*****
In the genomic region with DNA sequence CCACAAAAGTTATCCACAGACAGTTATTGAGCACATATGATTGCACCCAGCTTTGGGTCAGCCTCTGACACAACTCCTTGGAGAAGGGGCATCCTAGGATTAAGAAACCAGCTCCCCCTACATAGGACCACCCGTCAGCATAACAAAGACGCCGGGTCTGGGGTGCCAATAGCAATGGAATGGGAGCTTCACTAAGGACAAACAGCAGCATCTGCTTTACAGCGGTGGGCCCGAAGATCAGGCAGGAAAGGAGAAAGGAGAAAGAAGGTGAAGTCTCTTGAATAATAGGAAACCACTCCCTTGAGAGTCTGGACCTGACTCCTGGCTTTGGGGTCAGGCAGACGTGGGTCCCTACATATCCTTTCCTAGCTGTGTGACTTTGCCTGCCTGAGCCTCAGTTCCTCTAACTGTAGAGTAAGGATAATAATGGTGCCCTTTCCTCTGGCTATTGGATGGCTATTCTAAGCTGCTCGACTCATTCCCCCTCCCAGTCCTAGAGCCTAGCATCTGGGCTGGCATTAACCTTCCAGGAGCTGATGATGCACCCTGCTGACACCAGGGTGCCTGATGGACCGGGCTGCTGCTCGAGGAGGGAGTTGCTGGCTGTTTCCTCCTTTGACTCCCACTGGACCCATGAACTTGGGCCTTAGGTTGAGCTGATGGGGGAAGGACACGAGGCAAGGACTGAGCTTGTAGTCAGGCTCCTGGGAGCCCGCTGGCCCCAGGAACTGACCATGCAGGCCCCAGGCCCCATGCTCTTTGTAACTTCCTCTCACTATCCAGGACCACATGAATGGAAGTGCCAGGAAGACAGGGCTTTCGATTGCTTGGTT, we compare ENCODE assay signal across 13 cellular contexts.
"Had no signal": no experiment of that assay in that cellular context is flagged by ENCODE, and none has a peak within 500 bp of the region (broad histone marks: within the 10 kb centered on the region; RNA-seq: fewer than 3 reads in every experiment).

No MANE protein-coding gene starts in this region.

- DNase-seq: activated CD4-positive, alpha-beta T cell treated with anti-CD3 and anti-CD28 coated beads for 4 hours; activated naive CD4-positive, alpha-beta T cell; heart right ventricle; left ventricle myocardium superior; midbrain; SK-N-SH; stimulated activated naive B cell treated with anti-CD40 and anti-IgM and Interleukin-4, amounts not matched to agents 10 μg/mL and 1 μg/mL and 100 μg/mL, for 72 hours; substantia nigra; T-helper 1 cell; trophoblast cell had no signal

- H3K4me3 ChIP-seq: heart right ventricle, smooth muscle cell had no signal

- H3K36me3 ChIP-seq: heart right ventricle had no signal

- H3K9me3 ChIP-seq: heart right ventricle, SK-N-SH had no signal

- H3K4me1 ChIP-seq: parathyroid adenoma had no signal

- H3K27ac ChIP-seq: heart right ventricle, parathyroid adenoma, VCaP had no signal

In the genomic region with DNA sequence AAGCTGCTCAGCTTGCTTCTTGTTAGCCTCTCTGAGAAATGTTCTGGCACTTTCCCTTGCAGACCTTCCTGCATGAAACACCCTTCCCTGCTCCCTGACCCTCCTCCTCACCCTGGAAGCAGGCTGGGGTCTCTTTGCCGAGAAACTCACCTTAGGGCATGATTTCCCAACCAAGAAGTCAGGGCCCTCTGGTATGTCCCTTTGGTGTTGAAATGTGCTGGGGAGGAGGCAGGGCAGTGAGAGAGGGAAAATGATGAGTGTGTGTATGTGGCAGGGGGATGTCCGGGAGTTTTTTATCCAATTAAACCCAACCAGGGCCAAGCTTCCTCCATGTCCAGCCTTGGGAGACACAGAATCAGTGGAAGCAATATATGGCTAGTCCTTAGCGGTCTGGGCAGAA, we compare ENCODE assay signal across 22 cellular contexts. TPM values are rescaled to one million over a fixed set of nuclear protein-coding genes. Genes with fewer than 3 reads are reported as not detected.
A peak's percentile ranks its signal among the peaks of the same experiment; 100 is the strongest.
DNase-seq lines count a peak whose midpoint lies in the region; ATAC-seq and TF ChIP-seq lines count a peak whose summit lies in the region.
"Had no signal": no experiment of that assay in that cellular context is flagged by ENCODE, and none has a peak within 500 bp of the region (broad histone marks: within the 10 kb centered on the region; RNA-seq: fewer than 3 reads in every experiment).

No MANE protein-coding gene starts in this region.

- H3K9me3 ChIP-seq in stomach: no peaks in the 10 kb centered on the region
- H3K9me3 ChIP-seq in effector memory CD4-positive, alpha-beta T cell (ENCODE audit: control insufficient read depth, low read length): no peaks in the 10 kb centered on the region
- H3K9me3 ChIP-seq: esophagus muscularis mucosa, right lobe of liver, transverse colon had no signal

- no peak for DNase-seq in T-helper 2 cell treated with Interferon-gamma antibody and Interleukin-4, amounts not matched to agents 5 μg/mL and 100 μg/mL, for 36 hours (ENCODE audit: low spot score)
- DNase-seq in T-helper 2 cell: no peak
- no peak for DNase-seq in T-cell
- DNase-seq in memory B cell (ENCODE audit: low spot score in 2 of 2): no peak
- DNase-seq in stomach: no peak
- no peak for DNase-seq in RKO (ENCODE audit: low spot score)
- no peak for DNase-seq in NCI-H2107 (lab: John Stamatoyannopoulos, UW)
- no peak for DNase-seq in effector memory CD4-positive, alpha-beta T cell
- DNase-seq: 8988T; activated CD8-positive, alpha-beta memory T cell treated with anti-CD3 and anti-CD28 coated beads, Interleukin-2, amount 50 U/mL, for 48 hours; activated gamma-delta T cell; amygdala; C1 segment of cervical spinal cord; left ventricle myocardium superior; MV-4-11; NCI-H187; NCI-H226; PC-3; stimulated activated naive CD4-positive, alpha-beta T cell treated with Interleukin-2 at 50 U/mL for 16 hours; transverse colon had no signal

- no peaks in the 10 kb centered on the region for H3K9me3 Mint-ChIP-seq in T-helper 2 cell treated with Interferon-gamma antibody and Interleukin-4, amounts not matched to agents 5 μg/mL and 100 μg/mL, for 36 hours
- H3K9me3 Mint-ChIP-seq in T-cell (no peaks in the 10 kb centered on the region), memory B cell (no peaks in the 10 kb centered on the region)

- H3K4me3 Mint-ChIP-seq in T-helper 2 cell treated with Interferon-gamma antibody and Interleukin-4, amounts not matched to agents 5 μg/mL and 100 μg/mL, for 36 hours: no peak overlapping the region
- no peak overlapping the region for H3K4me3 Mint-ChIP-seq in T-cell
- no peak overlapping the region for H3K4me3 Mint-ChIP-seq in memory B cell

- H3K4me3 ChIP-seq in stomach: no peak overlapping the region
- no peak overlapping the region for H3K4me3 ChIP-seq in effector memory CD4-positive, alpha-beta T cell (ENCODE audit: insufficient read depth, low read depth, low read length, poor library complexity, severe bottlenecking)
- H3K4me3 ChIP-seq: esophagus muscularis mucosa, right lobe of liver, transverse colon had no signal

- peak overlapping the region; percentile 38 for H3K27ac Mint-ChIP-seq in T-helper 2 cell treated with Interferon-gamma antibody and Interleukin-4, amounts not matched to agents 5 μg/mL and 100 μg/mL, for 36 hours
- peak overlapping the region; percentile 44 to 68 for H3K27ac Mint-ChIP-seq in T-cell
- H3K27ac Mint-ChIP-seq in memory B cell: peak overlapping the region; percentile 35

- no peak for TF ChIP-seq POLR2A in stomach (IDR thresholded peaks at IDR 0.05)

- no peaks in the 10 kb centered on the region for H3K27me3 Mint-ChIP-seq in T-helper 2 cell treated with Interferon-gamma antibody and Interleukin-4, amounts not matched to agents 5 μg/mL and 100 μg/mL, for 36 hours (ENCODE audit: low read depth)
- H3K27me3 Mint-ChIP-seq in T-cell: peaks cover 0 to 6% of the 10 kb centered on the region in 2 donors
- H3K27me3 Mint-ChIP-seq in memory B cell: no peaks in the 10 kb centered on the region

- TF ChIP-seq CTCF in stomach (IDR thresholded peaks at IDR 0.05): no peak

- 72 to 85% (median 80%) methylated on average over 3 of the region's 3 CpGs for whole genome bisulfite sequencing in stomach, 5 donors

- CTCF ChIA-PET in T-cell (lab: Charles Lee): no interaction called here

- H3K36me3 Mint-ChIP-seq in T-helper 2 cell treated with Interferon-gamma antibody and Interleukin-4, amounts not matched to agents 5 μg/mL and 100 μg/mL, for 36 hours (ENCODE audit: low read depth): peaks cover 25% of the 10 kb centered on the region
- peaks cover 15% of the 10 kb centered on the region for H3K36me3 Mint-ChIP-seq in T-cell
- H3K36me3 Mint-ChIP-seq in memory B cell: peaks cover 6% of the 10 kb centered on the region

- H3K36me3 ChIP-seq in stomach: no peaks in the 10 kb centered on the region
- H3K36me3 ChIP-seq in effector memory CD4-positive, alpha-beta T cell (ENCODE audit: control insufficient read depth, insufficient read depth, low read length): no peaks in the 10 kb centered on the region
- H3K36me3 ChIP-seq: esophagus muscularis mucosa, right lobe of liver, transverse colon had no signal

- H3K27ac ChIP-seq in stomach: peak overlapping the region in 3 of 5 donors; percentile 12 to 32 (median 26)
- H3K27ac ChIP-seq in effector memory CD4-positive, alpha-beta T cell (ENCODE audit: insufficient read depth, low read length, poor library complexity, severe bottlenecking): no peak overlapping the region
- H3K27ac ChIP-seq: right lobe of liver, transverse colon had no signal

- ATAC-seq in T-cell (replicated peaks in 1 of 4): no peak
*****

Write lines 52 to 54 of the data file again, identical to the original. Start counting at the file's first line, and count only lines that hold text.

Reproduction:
- H3K27ac ChIP-seq in effector memory CD4-positive, alpha-beta T cell (ENCODE audit: insufficient read depth, low read length, poor library complexity, severe bottlenecking): no peak overlapping the region
- H3K27ac ChIP-seq: right lobe of liver, transverse colon had no signal

- ATAC-seq in T-cell (replicated peaks in 1 of 4): no peak